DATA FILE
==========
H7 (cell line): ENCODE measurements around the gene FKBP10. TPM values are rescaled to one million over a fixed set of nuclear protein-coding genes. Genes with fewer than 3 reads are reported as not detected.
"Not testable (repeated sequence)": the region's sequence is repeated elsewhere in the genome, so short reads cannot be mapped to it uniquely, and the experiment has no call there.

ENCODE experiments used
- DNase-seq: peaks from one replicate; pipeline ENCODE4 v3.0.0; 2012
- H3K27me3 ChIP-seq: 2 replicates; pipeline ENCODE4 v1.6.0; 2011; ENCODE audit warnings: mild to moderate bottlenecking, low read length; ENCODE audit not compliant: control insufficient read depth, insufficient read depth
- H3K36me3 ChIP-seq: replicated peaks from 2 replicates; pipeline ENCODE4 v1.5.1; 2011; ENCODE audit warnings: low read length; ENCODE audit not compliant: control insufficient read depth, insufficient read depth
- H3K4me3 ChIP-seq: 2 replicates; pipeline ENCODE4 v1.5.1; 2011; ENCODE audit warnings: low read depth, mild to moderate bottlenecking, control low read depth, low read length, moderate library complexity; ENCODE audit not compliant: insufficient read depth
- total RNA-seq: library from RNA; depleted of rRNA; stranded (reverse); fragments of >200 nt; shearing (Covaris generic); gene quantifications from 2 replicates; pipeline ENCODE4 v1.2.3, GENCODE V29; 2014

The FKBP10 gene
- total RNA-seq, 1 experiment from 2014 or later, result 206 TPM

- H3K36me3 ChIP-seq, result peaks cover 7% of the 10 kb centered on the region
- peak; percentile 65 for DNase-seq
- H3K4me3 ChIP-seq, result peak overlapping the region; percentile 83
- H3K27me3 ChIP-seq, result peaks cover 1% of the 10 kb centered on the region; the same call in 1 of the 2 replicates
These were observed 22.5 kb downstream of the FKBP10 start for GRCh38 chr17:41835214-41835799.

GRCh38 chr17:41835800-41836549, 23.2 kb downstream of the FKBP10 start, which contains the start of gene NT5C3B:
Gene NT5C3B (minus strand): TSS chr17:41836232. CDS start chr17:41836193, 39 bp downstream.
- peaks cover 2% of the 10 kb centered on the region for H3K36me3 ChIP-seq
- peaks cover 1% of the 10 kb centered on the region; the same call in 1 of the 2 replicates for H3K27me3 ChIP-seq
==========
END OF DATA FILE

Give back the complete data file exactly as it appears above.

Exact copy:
H7 (cell line): ENCODE measurements around the gene FKBP10. TPM values are rescaled to one million over a fixed set of nuclear protein-coding genes. Genes with fewer than 3 reads are reported as not detected.
"Not testable (repeated sequence)": the region's sequence is repeated elsewhere in the genome, so short reads cannot be mapped to it uniquely, and the experiment has no call there.

ENCODE experiments used
- DNase-seq: peaks from one replicate; pipeline ENCODE4 v3.0.0; 2012
- H3K27me3 ChIP-seq: 2 replicates; pipeline ENCODE4 v1.6.0; 2011; ENCODE audit warnings: mild to moderate bottlenecking, low read length; ENCODE audit not compliant: control insufficient read depth, insufficient read depth
- H3K36me3 ChIP-seq: replicated peaks from 2 replicates; pipeline ENCODE4 v1.5.1; 2011; ENCODE audit warnings: low read length; ENCODE audit not compliant: control insufficient read depth, insufficient read depth
- H3K4me3 ChIP-seq: 2 replicates; pipeline ENCODE4 v1.5.1; 2011; ENCODE audit warnings: low read depth, mild to moderate bottlenecking, control low read depth, low read length, moderate library complexity; ENCODE audit not compliant: insufficient read depth
- total RNA-seq: library from RNA; depleted of rRNA; stranded (reverse); fragments of >200 nt; shearing (Covaris generic); gene quantifications from 2 replicates; pipeline ENCODE4 v1.2.3, GENCODE V29; 2014

The FKBP10 gene
- total RNA-seq, 1 experiment from 2014 or later, result 206 TPM

- H3K36me3 ChIP-seq, result peaks cover 7% of the 10 kb centered on the region
- peak; percentile 65 for DNase-seq
- H3K4me3 ChIP-seq, result peak overlapping the region; percentile 83
- H3K27me3 ChIP-seq, result peaks cover 1% of the 10 kb centered on the region; the same call in 1 of the 2 replicates
These were observed 22.5 kb downstream of the FKBP10 start for GRCh38 chr17:41835214-41835799.

GRCh38 chr17:41835800-41836549, 23.2 kb downstream of the FKBP10 start, which contains the start of gene NT5C3B:
Gene NT5C3B (minus strand): TSS chr17:41836232. CDS start chr17:41836193, 39 bp downstream.
- peaks cover 2% of the 10 kb centered on the region for H3K36me3 ChIP-seq
- peaks cover 1% of the 10 kb centered on the region; the same call in 1 of the 2 replicates for H3K27me3 ChIP-seq